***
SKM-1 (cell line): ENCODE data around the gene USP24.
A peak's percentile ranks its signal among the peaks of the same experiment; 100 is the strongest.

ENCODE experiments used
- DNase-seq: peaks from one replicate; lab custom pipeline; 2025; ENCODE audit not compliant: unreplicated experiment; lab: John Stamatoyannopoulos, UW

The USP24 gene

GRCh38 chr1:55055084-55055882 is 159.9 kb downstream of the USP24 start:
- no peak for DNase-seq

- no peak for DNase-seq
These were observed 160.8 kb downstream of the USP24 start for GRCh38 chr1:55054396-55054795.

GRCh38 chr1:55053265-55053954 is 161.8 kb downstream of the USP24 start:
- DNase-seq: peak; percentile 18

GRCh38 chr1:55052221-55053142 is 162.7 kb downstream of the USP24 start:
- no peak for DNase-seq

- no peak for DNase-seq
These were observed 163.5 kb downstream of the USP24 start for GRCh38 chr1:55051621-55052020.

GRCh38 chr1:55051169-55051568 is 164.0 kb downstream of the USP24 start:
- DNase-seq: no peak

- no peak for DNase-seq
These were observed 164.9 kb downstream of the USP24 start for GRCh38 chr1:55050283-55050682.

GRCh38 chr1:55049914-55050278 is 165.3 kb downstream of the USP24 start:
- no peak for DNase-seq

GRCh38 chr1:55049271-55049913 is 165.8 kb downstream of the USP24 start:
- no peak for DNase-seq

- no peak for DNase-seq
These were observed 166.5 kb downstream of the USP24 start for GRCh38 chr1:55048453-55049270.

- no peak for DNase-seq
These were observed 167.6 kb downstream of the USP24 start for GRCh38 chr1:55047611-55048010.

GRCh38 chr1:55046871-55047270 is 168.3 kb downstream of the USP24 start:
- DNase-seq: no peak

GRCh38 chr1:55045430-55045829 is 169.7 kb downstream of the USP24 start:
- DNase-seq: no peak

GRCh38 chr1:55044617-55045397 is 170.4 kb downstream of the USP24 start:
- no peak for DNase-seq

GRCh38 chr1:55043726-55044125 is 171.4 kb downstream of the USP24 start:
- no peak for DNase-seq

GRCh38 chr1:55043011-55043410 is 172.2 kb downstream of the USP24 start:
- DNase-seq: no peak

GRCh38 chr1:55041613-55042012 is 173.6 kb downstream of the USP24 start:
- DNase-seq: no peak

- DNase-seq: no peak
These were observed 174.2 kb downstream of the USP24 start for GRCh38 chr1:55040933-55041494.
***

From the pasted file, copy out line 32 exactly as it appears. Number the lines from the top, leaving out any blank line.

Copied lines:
GRCh38 chr1:55044617-55045397 is 170.4 kb downstream of the USP24 start: